Representatives of the Tobacco Control Alliance state the conclusion of the government aims to damage the entire content of the bill and serve the interests of the tobacco industry. 
“We get suspicious by the fact that the tobacco industry and the government have equal interests. If we consider their requirements, the bill will completely lose its purpose and aim. Tobacco industry has consolidated and mobilized its powers and the process will not be easy. But we have very clear question: on the one hand, we have the interests of the healthcare of our country and economics and on the other hand – interests of concrete business companies. The government shall make a choice. The Georgian population has been waiting for their decision for 14 years already – choice between the people and concrete businessmen. I hope the government will not make mistakes like they did in 2003, and in 2008, when we adopted the law on paper but it could not reduce the tobacco addiction and could not defend the rights of the secondhand smokers. With these laws we received as many smoker-children as smoker adults that is absolute catastrophe for our country. They try to leave some holes in the full prohibition of the advertising and request to leave ads in shops. It is long-term strategy of the tobacco industry and for some reason we saw the same text in the government’s conclusion. In fact it is advertisement for children and it is catastrophe to leave it as it is. It means, the entire resources, which is spent by the tobacco industry on the advertisements in the streets, internet, etc will be accumulated in the shops and our children, more young people will get addicted to the tobacco,” head of the Tobacco Control Alliance Kakha Gvinianidze.

Executive director of Human Rights Center Aleko Tskitishvili also underlined similarities between the government’s remarks and the interests of the tobacco industry.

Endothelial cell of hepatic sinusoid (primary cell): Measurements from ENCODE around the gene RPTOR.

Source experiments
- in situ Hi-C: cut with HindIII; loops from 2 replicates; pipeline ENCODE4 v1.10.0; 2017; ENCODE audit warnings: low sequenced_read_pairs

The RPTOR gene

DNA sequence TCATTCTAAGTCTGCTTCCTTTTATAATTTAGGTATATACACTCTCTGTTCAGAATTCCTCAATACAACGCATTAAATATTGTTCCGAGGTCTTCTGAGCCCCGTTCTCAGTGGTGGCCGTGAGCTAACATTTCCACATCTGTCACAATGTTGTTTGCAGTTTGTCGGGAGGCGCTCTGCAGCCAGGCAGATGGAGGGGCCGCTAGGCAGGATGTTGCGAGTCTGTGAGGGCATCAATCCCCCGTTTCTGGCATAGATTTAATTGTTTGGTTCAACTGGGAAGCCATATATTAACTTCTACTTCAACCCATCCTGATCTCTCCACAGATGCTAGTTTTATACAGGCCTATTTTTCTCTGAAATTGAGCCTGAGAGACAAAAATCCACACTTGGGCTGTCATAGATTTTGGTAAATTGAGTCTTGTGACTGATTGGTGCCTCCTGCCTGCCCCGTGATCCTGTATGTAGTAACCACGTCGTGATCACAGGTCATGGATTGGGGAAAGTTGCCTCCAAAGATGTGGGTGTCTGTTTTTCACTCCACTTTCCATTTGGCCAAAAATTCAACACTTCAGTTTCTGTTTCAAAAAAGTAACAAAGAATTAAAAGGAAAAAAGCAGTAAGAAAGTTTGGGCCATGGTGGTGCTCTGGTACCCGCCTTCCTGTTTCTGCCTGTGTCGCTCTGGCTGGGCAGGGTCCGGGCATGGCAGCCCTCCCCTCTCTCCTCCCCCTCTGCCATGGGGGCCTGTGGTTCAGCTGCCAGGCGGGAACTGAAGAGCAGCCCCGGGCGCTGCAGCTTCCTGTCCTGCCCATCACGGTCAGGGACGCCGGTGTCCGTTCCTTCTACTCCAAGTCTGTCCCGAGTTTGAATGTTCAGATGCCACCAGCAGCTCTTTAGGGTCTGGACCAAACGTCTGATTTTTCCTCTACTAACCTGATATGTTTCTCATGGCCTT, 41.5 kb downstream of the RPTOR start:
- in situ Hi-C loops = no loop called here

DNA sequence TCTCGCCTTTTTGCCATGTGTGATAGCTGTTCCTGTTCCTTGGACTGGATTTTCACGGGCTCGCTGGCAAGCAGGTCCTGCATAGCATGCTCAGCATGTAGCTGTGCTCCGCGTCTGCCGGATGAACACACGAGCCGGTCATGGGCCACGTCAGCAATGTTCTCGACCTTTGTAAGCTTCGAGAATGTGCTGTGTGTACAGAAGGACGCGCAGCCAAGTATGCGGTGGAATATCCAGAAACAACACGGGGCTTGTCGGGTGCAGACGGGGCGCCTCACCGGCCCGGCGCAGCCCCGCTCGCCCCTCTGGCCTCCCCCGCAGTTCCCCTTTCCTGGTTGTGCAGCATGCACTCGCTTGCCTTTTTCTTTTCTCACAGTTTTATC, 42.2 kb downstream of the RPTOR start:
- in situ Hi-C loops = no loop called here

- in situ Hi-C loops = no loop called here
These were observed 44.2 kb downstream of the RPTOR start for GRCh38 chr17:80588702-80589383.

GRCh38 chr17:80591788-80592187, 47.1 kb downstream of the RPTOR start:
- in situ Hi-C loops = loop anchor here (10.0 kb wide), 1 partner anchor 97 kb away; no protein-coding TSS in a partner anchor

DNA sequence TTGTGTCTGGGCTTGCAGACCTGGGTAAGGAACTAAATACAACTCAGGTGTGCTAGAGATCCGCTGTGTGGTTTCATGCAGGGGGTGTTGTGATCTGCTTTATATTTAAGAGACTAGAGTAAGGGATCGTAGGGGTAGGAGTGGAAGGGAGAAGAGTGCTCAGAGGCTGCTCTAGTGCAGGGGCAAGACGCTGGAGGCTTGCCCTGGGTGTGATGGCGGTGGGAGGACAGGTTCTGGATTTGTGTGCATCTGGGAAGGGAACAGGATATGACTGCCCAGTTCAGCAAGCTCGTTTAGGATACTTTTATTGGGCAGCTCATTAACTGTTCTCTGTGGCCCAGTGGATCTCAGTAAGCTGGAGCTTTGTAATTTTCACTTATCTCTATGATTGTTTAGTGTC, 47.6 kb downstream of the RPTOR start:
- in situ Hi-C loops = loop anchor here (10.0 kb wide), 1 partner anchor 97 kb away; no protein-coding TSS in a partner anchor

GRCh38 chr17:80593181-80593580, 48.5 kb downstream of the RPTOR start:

“Apparently, the tobacco industry made huge influence on the government’s remarks. I had a feeling that many of their remarks were written by the representatives of the tobacco industry and the parliamentary secretary of the government had just signed it. Maybe I am exaggerating the situation but many views of the government directly demonstrate the interests of the tobacco industry. For example, prohibition of the tobacco advertising is very important for us. Advertisements of the tobacco are all over the city and it primarily encourage wide spread of the lethal product. The argument of the government relies on the social interests of the people, who are employed in the tobacco booths and sell cigarettes. But why does not the state think about the financial resources the state budget spends on the healthcare of the people, who get sick because of smoking. I hope present parliament will stay on its position and will adopt the law. Unfortunately, previous parliament did not have kind will to do it. We remember, when the issue of the tobacco control was discussed, a chairperson of one of the committees was publicly smoking an electronic cigarette during the plenary session. I think it was disrespect to the initiated amendments,” Aleko Tskitishvili said.

“The Parliament is authorized to determined internal and foreign policy of the country; the government is authorized to implement those policies. Thus, I would like to call on you to be brave enough because you are on the right side. It should encourage you to lead this process to the end. There is nothing in the bill which cannot be implemented or is not implemented in other countries,” Eka Popkhadze, the parliamentary secretary of the Public Defender, said.

“For years, the initial version of the legislation was weakened but nowadays the legislative team assumed political leadership of this initiative and I think it will be very difficult to introduce any changes in the bill. Some provisions may become more realistic in terms of implementation but civilized world has won its struggle against the tobacco industry and if we have declared a will to be part of the developed world and western values, we have unique chance to introduce substantial amendments in the tobacco control regulations,” chairwoman of the Parliamentary Committee of the Education, Science and Culture Mariam Jashi said.

Part of the parliamentary minority also supports the bill on the tobacco control however they speak about effective implementation of the law.
“Naturally, it is correct to carry out anti-tobacco addiction policy in the country but the sanctions shall be easily administrable and implementable. Any sanction, which will not be realized and administered, will remain on the paper and may create a threat of corruption. In the past we had strict sanctions but unfortunately they were not effectively used,” Gigi Tsereteli, member of the United National Movement, said.

The Disease Control Center is co-author of the bill; the director of the Center Amiran Gamkrelidze hopes, Georgia will meet the May 31 - World Day without Tobacco with the new legislation. The next hearing of the bill in the parliamentary committee of healthcare and social issues will be held on May 2.